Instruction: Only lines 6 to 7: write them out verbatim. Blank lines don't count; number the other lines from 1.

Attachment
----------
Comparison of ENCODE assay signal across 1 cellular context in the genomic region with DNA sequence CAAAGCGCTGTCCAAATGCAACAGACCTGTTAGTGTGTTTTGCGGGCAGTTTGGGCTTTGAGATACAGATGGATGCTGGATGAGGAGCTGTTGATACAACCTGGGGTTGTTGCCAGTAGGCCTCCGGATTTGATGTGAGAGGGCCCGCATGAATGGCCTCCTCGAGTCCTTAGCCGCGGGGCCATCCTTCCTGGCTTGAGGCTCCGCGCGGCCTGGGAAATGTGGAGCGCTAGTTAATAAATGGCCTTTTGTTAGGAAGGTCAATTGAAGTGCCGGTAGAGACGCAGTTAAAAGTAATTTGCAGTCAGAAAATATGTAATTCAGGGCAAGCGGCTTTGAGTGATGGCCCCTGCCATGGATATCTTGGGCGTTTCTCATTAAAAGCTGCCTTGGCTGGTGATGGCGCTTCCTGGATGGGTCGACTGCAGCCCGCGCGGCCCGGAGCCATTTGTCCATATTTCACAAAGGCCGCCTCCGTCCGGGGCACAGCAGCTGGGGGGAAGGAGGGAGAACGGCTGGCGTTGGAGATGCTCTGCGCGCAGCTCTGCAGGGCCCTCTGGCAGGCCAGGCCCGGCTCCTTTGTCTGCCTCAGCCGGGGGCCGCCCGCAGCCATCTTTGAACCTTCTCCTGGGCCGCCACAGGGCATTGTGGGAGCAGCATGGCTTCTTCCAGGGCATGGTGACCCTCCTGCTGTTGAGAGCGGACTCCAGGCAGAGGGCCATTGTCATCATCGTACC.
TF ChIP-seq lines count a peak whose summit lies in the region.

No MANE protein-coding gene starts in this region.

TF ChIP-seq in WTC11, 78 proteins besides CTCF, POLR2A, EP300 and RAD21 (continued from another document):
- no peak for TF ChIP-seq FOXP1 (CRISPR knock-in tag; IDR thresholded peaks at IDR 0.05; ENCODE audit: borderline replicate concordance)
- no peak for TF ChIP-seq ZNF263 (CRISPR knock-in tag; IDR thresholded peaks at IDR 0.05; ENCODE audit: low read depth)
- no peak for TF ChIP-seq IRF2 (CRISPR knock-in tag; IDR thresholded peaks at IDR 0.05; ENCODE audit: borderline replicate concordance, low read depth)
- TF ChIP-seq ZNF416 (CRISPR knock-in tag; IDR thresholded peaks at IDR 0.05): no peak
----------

- no peak for TF ChIP-seq ZNF263 (CRISPR knock-in tag; IDR thresholded peaks at IDR 0.05; ENCODE audit: low read depth)
- no peak for TF ChIP-seq IRF2 (CRISPR knock-in tag; IDR thresholded peaks at IDR 0.05; ENCODE audit: borderline replicate concordance, low read depth)